# Plotting Polynomial Regression?

I'm reading through Hands-On Machine Learning with Scikit-learn and Tensorflow by Geron. I am creating a simple polynomial regression using sklearn's PolynomialFeatures.

First, I create an X and y set using numpy random numbers with quadratic shape:

m = 100
X = 6 * np.random.rand(m, 1) - 3
y = 0.5 * X**2 + X + 2 + np.random.randn(m, 1)


Then I plot the scatterplot distribution:

plt.plot(X, y, "b.")
plt.xlabel("$$x_1$$", fontsize=18)
plt.ylabel("$$y$$", rotation=0, fontsize=18)
plt.axis([-3, 3, 0, 10])
plt.show()


Then I use PolynomialFeatures to add the 2nd degree:

poly_features = PolynomialFeatures(degree=2, include_bias=False)
X_poly = poly_features.fit_transform(X)


Then I fit the LinearRegression:

lin_reg = LinearRegression()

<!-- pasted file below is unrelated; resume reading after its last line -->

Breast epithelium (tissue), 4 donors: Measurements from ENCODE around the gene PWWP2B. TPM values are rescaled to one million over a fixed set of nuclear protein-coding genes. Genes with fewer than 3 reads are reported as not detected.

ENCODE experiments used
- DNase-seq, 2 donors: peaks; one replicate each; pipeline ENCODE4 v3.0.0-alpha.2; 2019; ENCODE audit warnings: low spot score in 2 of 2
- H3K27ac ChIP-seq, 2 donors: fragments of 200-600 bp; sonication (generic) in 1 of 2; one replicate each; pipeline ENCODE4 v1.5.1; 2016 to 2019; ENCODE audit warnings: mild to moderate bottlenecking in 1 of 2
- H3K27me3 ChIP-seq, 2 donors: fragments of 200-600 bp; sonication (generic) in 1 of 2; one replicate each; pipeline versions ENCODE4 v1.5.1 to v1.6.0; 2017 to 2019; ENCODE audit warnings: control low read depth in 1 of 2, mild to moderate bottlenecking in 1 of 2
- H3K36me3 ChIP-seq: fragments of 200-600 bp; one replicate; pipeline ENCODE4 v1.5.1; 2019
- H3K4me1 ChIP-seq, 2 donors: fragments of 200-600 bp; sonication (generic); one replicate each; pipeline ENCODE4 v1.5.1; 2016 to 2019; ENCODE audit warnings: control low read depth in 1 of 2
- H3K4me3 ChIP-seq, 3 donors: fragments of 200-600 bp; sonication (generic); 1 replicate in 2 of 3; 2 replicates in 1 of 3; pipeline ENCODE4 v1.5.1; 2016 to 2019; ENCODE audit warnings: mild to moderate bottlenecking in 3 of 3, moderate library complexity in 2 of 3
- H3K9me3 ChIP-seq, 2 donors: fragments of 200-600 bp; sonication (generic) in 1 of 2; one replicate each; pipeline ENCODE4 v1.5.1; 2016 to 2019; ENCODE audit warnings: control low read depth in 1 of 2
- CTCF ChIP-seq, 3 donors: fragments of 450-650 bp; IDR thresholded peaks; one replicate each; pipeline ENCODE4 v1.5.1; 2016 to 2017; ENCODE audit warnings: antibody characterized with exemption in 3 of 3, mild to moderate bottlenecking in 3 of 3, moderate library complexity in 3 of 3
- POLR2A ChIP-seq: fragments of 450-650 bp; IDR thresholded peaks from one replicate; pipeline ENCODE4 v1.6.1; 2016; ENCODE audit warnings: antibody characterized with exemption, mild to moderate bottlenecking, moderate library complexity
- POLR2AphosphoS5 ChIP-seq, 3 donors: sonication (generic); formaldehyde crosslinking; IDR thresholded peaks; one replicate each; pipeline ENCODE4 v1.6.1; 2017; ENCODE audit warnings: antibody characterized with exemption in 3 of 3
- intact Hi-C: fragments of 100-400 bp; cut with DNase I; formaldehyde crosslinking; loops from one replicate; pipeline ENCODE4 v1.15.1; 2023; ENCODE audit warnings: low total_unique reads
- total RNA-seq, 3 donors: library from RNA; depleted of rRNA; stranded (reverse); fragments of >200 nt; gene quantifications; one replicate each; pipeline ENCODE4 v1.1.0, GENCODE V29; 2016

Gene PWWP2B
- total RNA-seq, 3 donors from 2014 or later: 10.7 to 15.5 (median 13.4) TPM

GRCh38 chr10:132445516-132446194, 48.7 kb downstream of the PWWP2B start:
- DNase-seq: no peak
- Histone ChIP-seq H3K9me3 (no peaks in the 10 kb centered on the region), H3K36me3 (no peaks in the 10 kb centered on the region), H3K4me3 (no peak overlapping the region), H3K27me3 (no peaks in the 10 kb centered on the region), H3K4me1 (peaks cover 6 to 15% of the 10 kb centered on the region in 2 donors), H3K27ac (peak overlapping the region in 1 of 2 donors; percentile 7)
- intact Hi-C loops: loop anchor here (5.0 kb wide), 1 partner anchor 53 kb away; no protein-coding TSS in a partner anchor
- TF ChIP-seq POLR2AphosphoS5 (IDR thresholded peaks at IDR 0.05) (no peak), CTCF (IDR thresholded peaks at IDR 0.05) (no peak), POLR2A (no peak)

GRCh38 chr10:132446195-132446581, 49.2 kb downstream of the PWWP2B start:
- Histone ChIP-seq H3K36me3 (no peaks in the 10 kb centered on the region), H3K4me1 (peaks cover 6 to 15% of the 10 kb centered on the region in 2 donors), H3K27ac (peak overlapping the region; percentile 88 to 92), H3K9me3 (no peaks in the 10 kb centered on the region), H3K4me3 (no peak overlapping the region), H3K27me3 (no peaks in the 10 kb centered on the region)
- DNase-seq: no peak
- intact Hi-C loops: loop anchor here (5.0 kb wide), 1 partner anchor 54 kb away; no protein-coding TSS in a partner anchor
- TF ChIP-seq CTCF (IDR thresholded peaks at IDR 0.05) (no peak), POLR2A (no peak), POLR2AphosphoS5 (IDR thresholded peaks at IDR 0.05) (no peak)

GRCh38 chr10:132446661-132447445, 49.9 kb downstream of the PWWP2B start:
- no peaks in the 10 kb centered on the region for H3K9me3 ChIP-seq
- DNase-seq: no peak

lin_reg.fit(X_poly, y)
lin_reg.intercept_, lin_reg.coef_


Then I plot the same distribution with the quadratic regression line. My question is with the following code:

X_new=np.linspace(-3, 3, 100).reshape(100, 1)
X_new_poly = poly_features.transform(X_new)
y_new = lin_reg.predict(X_new_poly)
plt.plot(X, y, "b.")
plt.plot(X_new, y_new, "r-", linewidth=2, label="Predictions")
plt.xlabel("$$x_1$$", fontsize=18)
plt.ylabel("$$y$$", rotation=0, fontsize=18)
plt.legend(loc="upper left", fontsize=14)
plt.axis([-3, 3, 0, 10])
plt.show()


Why do we create X_new (np.linspace(-3,3,100).reshape(100,1) and X_new_poly? Why does this not work with the X_poly that I've already created? (I tried plotting it with the original X_poly and it definitely does not work. It's just oscillating lines up and down over and over. I'm just not sure why this is the case.)

You could use X and lin_reg.predict(X_poly), but
1. The plot will put those points in the order they appear in X, and since you're using a line connector it will appear to jump all over the place. You could fix this by using a scatterplot instead.
2. It's vaguely disingenuous to use the training set's x-values for plotting the fitted curve; using np.linspace to get equally-spaced x-values is preferable (even if your original X was randomly generated and should fill the space reasonably well).